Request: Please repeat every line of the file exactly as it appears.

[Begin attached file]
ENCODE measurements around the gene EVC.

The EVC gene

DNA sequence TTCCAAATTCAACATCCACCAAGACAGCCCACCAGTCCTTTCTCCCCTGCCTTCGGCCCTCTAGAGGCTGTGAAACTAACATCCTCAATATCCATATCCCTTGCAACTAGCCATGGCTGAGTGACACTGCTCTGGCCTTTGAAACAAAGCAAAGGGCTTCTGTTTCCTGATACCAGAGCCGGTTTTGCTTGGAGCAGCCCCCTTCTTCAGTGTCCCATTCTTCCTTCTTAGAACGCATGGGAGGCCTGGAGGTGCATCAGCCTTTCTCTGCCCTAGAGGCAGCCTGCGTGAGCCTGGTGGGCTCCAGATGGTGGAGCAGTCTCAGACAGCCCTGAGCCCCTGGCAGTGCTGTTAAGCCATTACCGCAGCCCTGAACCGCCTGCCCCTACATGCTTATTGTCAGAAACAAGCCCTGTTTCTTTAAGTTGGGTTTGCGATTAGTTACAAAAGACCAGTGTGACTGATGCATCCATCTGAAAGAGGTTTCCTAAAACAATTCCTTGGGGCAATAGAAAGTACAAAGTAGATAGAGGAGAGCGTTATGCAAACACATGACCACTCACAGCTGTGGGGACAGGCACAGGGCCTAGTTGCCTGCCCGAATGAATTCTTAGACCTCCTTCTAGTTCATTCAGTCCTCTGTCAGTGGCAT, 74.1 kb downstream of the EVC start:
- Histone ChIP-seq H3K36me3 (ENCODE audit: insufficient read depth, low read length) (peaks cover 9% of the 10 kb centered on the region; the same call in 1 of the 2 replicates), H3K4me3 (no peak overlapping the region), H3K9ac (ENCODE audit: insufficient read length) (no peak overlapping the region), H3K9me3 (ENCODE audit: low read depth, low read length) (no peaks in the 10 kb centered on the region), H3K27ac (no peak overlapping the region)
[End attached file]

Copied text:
ENCODE measurements around the gene EVC.

The EVC gene

DNA sequence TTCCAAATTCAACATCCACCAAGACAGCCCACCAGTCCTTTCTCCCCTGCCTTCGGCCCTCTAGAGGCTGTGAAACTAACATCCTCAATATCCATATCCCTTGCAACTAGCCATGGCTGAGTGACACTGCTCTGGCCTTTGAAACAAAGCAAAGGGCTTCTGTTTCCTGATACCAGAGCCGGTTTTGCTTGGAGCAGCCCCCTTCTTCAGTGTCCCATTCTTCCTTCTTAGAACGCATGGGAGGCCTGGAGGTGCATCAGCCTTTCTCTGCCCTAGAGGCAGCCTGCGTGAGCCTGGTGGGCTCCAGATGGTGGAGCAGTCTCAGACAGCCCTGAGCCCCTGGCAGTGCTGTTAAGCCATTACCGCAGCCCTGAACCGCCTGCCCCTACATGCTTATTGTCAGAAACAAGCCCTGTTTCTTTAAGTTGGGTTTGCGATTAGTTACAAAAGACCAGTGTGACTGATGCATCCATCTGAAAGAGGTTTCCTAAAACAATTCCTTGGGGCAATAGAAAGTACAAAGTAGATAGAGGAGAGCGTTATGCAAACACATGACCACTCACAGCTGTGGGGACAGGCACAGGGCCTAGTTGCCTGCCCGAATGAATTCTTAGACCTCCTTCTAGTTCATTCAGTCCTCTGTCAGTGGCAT, 74.1 kb downstream of the EVC start:
- Histone ChIP-seq H3K36me3 (ENCODE audit: insufficient read depth, low read length) (peaks cover 9% of the 10 kb centered on the region; the same call in 1 of the 2 replicates), H3K4me3 (no peak overlapping the region), H3K9ac (ENCODE audit: insufficient read length) (no peak overlapping the region), H3K9me3 (ENCODE audit: low read depth, low read length) (no peaks in the 10 kb centered on the region), H3K27ac (no peak overlapping the region)